A study published by the BC Centre for Disease Control and UBC has found that more people are knowingly using fentanyl — a number that has doubled since 2015.
The study, published this January in the International Journal of Drug Policy, examined self-reported drug use in the 2018 Harm Reduction Client Survey among 303 people from 27 different sites in different communities throughout BC.
“These are not overdose prevention sites. These are places where people go and are connected to the system of care somehow,” said Mohammad Karamouzian, lead author of the study and PhD student at the School of Population and Public Health (SPPH) at UBC.
Along with the survey, urine samples were collected from consenting participants for a toxicology screen.
“We asked people about substance use in the past three days. That’s very recent. The urine test is actually valid for seven days, but we wanted to get a more reliable estimate. So, we went for three,” Karamouzian said. “The other thing we did was compare it with a lot of research in this area.”
The study demonstrates how the opioid landscape is shifting in BC. One of the most surprising findings was that more people are knowingly using fentanyl. Among the 183 study participants whose urine had tested positive for fentanyl, 117, or 64 per cent reported knowingly using the substance. This percentage is up from 2015 where a previous study that used the same survey found that 73 per cent who tested positive for fentanyl did not know they used it.
Fentanyl is about 50-100 times stronger than other opioids such as morphine. Its presence in the illicit drug market has contributed to the provincial opioid crisis, which the BC government declared a public health emergency in 2016 — one that is ongoing to this day.
The study made no firm conclusions on the question of what’s causing the increase in knowing fentanyl use. “It’s hard to provide a definite reason for why people are knowingly using fentanyl,” said Karamouzian.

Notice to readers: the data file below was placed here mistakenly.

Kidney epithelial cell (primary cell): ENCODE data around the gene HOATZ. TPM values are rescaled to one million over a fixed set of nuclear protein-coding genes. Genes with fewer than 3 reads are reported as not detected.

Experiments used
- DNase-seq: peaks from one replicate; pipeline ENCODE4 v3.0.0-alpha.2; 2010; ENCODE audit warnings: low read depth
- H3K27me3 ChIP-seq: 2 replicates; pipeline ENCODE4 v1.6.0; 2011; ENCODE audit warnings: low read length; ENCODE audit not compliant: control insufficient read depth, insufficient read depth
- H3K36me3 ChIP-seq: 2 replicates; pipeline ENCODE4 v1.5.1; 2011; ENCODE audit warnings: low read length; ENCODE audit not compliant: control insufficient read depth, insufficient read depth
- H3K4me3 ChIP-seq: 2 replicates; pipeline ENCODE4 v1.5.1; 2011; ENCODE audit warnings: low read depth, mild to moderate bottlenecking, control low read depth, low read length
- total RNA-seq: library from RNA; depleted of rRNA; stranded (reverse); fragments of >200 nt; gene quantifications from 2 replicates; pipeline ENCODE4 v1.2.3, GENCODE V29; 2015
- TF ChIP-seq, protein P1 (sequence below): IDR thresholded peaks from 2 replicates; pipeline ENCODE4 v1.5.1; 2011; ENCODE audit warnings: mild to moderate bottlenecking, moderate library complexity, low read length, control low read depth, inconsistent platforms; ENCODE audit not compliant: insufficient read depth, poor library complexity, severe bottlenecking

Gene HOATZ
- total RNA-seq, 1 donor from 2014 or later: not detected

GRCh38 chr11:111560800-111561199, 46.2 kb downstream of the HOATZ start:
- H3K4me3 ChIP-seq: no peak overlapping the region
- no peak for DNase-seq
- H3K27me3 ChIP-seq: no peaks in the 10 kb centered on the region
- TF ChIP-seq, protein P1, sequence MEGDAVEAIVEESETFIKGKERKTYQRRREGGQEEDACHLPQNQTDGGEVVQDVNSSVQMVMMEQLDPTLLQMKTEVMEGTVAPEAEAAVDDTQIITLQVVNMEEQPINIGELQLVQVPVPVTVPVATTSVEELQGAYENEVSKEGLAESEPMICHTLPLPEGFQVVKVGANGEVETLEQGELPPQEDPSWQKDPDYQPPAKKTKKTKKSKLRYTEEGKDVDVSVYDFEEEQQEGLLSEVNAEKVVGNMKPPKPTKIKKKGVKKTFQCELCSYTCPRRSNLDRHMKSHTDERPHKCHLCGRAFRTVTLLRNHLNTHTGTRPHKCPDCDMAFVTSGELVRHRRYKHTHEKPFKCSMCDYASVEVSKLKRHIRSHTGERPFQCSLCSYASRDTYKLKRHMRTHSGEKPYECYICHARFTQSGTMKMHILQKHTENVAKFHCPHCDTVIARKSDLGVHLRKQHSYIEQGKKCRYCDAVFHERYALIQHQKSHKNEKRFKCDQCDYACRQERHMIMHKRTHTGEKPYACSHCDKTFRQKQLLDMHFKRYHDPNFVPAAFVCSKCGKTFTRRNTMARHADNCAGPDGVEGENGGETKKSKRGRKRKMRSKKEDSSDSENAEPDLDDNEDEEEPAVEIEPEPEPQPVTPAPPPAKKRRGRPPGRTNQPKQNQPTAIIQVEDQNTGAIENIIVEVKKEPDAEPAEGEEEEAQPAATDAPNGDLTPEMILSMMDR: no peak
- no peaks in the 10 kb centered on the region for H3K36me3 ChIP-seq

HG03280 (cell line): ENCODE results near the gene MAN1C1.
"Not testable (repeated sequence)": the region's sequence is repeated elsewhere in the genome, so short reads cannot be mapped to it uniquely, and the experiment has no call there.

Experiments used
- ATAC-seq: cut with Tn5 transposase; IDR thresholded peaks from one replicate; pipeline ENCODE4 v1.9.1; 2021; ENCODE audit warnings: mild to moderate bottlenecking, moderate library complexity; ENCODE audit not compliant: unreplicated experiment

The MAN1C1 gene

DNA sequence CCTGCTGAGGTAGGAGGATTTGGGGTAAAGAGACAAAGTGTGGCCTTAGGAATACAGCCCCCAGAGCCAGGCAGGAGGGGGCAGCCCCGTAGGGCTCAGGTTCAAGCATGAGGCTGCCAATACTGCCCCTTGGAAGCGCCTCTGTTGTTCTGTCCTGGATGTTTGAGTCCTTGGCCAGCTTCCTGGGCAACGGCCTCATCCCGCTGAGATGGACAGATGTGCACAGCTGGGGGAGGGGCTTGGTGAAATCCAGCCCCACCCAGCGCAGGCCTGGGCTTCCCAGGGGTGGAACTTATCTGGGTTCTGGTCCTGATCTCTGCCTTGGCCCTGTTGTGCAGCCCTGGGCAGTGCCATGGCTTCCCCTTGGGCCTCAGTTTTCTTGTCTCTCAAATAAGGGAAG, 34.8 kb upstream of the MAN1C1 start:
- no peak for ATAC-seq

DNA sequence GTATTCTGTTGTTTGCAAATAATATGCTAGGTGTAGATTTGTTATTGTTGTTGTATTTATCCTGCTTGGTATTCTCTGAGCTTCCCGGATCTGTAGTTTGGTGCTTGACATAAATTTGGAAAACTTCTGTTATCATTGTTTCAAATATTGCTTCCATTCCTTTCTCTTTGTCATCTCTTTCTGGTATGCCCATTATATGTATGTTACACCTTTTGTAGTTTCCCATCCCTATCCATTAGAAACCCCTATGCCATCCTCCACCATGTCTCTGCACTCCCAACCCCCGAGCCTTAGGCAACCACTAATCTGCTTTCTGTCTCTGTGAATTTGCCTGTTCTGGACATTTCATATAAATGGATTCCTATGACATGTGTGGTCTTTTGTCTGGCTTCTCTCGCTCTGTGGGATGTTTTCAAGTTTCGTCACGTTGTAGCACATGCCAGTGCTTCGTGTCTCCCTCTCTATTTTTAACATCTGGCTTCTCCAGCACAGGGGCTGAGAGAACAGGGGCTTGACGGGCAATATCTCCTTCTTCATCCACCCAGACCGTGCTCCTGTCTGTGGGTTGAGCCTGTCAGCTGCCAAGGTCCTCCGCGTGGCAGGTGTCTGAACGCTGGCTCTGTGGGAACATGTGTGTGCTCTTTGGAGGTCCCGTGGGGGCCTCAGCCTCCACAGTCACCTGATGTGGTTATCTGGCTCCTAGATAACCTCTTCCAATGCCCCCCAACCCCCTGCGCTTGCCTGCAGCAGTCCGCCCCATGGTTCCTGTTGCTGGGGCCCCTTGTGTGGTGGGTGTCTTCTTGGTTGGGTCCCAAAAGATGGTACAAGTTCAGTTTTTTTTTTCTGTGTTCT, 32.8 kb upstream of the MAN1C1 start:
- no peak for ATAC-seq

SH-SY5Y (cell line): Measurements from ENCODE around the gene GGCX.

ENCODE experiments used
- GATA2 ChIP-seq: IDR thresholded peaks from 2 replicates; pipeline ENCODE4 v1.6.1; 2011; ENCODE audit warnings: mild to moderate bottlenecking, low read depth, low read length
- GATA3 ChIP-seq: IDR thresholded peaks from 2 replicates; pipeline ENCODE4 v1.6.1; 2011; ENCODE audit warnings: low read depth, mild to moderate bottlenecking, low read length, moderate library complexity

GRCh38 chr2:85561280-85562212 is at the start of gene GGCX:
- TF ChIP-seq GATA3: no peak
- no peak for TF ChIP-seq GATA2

The study does explore a small body of research that might explain the shift. One reason could be that fentanyl has become more available because it’s easier to transport and conceal. Another reason could be that fentanyl is very prevalent in the BC drug supply so people may expect it to be present in their drugs.
“It’s hard to tease apart the reasons,” said Karamouzian.
The survey found other important statistics as well. Approximately 80 per cent of people had consumed substances alone. Having other people present when using drugs increases the chances of help being called if the drugs are contaminated with fentanyl, are of unknown concentration or if they result in an accidental overdose. As well, half of study participants had reported using fentanyl while on opioid agonist treatment (OAT).
The study demonstrates how current treatment options do not always meet everyone’s needs. Dr. Jane Buxton, SPPH professor and co-author on the study, said in a recent press release that “there is a need for more resources, including treatment and alternatives to the toxic drug supply to reduce the devastating impact of fentanyl.”
Karamouzian recognized a tendency to blame people on an individual level for the harms of substance use when it is often broader systemic issues, such as poverty and trauma, that perpetuate inequalities in our society.
“People should not be blamed; the system has failed. We need to look to upstream solutions, such as a safe supply, so that people can live another day.”